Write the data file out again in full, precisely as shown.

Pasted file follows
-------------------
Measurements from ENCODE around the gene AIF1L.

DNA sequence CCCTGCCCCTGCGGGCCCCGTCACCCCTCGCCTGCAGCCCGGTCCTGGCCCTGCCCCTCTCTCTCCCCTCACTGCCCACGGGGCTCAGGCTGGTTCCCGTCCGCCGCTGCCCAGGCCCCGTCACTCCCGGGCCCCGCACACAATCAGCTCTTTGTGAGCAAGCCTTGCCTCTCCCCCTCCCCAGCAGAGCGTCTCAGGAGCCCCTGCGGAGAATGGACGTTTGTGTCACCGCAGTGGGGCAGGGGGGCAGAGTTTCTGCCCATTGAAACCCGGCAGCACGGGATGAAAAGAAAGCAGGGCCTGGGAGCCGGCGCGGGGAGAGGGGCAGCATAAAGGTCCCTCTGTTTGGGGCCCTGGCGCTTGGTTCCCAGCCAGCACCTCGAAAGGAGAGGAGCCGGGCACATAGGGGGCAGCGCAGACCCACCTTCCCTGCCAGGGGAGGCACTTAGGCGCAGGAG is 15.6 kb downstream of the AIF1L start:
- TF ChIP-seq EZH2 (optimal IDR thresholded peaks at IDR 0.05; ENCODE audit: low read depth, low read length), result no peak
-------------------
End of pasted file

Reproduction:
Measurements from ENCODE around the gene AIF1L.

DNA sequence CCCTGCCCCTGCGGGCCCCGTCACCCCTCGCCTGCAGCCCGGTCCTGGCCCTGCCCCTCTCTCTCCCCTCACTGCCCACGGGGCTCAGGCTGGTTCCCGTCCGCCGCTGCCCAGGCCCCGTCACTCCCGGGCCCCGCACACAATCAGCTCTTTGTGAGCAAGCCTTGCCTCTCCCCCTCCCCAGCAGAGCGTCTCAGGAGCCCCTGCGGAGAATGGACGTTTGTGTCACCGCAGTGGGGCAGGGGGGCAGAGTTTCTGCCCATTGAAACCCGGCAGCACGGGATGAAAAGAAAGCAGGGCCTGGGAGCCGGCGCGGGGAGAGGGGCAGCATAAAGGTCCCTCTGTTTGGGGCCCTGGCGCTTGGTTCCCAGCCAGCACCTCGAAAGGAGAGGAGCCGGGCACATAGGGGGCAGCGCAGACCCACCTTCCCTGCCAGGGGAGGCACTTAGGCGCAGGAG is 15.6 kb downstream of the AIF1L start:
- TF ChIP-seq EZH2 (optimal IDR thresholded peaks at IDR 0.05; ENCODE audit: low read depth, low read length), result no peak